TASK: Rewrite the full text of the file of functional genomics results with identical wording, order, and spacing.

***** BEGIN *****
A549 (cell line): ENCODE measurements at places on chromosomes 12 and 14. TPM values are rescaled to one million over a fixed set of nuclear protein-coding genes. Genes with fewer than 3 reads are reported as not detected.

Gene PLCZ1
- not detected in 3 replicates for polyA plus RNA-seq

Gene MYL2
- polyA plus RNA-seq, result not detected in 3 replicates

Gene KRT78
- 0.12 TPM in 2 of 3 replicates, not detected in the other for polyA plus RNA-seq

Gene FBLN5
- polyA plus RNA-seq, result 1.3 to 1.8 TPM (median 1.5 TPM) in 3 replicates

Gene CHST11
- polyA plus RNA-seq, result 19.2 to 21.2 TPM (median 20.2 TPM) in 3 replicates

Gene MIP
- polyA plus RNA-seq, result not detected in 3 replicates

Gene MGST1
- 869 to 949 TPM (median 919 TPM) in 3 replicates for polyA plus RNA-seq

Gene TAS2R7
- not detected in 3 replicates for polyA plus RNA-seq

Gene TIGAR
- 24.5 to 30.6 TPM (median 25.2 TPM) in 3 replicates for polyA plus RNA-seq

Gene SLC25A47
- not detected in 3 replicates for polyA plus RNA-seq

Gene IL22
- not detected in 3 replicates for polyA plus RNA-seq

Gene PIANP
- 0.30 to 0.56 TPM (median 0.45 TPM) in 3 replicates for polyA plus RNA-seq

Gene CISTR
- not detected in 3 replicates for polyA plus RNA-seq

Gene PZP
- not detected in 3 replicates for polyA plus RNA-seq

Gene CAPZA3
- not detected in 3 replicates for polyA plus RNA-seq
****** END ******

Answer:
A549 (cell line): ENCODE measurements at places on chromosomes 12 and 14. TPM values are rescaled to one million over a fixed set of nuclear protein-coding genes. Genes with fewer than 3 reads are reported as not detected.

Gene PLCZ1
- not detected in 3 replicates for polyA plus RNA-seq

Gene MYL2
- polyA plus RNA-seq, result not detected in 3 replicates

Gene KRT78
- 0.12 TPM in 2 of 3 replicates, not detected in the other for polyA plus RNA-seq

Gene FBLN5
- polyA plus RNA-seq, result 1.3 to 1.8 TPM (median 1.5 TPM) in 3 replicates

Gene CHST11
- polyA plus RNA-seq, result 19.2 to 21.2 TPM (median 20.2 TPM) in 3 replicates

Gene MIP
- polyA plus RNA-seq, result not detected in 3 replicates

Gene MGST1
- 869 to 949 TPM (median 919 TPM) in 3 replicates for polyA plus RNA-seq

Gene TAS2R7
- not detected in 3 replicates for polyA plus RNA-seq

Gene TIGAR
- 24.5 to 30.6 TPM (median 25.2 TPM) in 3 replicates for polyA plus RNA-seq

Gene SLC25A47
- not detected in 3 replicates for polyA plus RNA-seq

Gene IL22
- not detected in 3 replicates for polyA plus RNA-seq

Gene PIANP
- 0.30 to 0.56 TPM (median 0.45 TPM) in 3 replicates for polyA plus RNA-seq

Gene CISTR
- not detected in 3 replicates for polyA plus RNA-seq

Gene PZP
- not detected in 3 replicates for polyA plus RNA-seq

Gene CAPZA3
- not detected in 3 replicates for polyA plus RNA-seq